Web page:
You derive your style from influences. Take a gander at artists’ Wikipedia profiles. Even comedians have blurbs as to their influences. And who they influenced. Nothing new under the sun; soak it up anyway.

You can derive your economy of style from Saramago, or your expansiveness from Henry James. You can delve into the magical from reading Marquez, or the whimsical from Twain. Set your bar of influence high, and your writing will do better to follow.

Be influenced by artistry, aesthetic merit in writing. Not just “success.”

4) Read other people’s books to be a good writer? No. Read better books to be a better writer.

It isn’t 100% necessary. But it’s worth the effort.

Writing All Wrong can be reached via email (WritingAllWrong@me.com) and followed on Twitter (@WritingAllWrong).

On Writing Prompts

I was out shopping with the missus today, scouring cheery aisles of education supplies. To my surprise, I found an abundance of writing/literature/communication aids. Didn’t think they taught any of that, given today’s dismal educational climate.

Found boxes upon boxes of “writing prompts” in the mix. Really? We’re in that kind of shape these days, eh? Judging by the emails I’ve gotten (and ignored), it seems so. Can’t say it’s all bad. But there’s room to make them better.

That’s why we’re Writing All Wrong.

Do you know of any good writing prompts?

—Meghan Simon, Bournemouth, England

Other than “Write. Write now!” or “Why are you wasting your life?” Not really.

In a perfect world, we wouldn’t much need writing prompts. Writing is borne of the imagination; it’s the genesis of inventiveness. How proud of yourself do you feel when you take someone else’s idea and write off of that? Or when you develop seeds you expect others to plant?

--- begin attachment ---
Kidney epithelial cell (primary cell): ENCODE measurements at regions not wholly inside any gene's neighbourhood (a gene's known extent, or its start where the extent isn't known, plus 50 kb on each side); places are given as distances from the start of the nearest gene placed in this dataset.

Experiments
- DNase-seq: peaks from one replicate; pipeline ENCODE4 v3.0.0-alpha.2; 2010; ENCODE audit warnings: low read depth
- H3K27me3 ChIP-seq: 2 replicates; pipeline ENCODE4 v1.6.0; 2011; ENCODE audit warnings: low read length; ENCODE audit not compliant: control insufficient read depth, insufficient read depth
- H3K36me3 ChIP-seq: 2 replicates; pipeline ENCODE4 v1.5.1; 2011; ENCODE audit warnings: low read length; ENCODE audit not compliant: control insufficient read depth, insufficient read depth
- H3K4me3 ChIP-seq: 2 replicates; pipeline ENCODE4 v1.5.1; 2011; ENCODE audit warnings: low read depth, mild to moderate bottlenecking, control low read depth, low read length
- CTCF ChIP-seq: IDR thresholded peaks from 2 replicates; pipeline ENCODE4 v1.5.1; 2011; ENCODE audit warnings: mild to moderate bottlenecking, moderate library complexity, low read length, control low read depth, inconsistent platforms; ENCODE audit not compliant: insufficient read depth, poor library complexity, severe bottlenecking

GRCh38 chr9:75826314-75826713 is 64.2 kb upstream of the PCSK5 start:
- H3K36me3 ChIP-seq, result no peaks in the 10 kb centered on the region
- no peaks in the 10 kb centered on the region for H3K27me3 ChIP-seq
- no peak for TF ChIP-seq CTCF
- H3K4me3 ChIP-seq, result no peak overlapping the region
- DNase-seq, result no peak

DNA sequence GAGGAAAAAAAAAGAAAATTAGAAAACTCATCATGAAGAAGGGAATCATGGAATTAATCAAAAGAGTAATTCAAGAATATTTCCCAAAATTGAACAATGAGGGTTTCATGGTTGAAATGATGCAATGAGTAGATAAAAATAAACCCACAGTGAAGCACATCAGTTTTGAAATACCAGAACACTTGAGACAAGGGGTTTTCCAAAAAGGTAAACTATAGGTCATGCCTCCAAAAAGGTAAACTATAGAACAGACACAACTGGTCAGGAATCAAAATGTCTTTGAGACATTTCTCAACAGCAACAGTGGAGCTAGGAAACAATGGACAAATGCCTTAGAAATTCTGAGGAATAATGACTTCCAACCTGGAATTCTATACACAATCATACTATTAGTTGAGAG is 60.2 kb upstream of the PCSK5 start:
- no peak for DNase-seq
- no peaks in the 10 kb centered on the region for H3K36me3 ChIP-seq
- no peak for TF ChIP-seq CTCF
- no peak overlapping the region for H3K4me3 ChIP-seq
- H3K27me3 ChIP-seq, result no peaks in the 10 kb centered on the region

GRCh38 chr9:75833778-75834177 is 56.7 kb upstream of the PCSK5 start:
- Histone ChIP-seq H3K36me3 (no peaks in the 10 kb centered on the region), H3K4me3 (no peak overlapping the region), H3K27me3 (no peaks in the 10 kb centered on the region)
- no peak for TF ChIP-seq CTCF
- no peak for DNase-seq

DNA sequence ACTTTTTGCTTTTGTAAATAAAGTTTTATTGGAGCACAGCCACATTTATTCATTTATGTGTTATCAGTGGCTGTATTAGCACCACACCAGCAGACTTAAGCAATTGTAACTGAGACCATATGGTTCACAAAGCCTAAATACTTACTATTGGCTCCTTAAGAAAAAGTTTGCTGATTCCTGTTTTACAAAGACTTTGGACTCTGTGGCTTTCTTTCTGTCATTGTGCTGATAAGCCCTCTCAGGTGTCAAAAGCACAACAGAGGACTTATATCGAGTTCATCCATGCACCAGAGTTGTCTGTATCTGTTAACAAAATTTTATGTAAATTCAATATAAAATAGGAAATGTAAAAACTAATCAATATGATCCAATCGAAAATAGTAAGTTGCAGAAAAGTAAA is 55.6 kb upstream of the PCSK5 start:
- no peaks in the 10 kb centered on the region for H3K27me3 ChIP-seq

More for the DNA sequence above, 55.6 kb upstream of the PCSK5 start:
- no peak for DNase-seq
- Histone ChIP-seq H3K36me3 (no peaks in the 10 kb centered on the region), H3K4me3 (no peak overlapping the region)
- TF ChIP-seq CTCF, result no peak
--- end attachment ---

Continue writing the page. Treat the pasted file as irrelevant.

Fine. I realize it’s more of a recreational gimmick. But don’t go so much planting the seeds of others when you can create them yourself. That’s half the fun right there.

But for the sake of the post, here are some writing prompts for your enlightenment, if you must:

—A zombie suffers a traumatic brain injury and loses his craving for the brains of others. Does he find love among the mindless of his own kind or among the humans who fear him because he’s “different?”

—The future version of yourself has broken into your house, left everything in shambles, set your car afire, and eaten all of your Bacon Blast™ Doritos®.

—Instagram now offers a taste of your food and drink right when you photograph them. Your protagonist is blind. She only has a flip phone.

—A clockwork android befriends the wrong person: Leonardo da Vinci.

—Technological breakthrough allows for universal translation of the barks and thoughts of dogs. Animal rights groups campaign against dog ownership after it’s discovered that the vast majority of dogs hate being owned by humans. Shep just wants a toy.

—Bullying is banned in the United States. To enforce the bullying ban, the Dept. of Education has authorized local, student-led Anti-Bullying Task Teams to use whatever force necessary to combat bullying. With that kind of authority, there’s no way bullying ever happens in America again.

—Your apartment has been robbed, cleared of everything, save for a watch, a copy of The Travels of Sir John Mandeville, and a bratwurst with a half-finished game of tic-tac-toe etched into it.

—A writer justifies his writer’s block by imagining it into a mental illness. And it’s contagious. Crap.

—A hip, young Los Angeles comedian wades through parties, afterparties, and after-afterparties chasing dreams, money, and love in a sea of affluence and popularity. JUST KILL THIS GUY ALREADY.

—A man walks a giraffe down the street.*

I actually wrote something brief from that last one. Did you have any good works come from a decent writing prompt?

Writing All Wrong can be reached via email (WritingAllWrong@me.com) and followed on Twitter (@WritingAllWrong).

How Many Words Should You Write in a Day?